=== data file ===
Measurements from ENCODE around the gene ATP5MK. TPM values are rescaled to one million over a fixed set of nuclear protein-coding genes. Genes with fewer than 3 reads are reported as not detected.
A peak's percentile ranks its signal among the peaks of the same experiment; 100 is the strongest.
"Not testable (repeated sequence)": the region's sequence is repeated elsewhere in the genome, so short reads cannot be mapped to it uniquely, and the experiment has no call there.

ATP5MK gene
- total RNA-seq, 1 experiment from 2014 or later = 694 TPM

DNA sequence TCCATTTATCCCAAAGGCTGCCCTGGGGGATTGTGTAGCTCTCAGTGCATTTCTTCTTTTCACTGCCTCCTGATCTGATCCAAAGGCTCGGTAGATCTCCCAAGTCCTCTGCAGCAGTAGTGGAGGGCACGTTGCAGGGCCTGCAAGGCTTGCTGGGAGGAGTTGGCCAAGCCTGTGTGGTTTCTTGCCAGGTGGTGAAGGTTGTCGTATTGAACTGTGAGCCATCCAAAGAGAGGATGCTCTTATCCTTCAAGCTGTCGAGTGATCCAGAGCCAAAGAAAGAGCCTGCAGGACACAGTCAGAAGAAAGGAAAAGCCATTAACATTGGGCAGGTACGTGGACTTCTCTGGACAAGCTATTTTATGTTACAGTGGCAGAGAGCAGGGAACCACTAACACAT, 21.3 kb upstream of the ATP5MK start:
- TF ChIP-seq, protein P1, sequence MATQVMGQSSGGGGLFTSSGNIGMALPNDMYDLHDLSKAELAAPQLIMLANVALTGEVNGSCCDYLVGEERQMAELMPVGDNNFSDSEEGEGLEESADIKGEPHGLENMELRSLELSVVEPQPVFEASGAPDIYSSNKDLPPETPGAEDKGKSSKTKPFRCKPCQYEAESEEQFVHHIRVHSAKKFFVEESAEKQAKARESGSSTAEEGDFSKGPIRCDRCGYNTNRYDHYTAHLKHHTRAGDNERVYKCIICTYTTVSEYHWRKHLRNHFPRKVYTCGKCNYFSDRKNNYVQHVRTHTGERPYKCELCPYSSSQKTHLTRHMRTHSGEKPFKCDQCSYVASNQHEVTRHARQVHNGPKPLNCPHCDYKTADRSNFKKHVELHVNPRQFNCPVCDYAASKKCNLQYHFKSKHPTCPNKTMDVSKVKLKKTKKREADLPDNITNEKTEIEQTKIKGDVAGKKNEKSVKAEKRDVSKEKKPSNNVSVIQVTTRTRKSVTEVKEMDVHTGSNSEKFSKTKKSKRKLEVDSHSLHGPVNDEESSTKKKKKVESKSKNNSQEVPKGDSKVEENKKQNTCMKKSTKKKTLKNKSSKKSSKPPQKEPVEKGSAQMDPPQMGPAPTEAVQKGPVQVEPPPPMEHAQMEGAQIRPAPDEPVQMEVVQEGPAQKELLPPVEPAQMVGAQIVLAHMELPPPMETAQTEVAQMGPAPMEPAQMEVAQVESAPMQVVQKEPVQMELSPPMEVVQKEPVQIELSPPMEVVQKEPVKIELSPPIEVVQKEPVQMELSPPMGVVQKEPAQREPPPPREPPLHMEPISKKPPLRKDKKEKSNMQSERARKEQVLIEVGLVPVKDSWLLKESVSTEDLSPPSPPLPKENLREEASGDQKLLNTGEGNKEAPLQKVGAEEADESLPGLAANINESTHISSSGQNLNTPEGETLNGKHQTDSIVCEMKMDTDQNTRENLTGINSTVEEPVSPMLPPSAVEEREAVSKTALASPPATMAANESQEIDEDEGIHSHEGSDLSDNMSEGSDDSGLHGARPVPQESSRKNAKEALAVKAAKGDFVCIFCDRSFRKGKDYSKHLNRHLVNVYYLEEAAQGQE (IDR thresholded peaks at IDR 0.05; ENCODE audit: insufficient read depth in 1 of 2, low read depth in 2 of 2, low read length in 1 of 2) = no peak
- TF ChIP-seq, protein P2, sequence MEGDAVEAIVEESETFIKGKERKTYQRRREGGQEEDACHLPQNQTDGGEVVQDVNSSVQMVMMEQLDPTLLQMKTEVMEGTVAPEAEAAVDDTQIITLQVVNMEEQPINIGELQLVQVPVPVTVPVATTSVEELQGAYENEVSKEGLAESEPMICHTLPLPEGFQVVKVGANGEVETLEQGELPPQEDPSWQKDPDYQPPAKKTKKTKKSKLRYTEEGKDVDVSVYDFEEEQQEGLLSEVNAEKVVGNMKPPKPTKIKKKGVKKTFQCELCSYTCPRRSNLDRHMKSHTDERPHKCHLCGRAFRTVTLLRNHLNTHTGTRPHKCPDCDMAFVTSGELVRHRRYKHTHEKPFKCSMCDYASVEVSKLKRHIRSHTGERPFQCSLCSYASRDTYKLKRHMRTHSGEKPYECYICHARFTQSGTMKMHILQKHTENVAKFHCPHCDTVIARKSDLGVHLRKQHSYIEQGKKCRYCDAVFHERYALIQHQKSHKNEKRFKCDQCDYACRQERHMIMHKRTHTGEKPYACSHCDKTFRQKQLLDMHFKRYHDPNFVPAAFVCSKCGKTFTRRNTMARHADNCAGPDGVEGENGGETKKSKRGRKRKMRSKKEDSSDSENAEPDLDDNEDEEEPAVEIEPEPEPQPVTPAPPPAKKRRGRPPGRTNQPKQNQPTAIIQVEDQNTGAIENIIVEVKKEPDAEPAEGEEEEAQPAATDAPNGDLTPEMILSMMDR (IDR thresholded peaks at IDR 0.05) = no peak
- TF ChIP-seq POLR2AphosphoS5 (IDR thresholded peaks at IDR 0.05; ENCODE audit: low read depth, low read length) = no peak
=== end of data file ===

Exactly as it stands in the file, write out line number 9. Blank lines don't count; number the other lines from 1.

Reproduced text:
- TF ChIP-seq POLR2AphosphoS5 (IDR thresholded peaks at IDR 0.05; ENCODE audit: low read depth, low read length) = no peak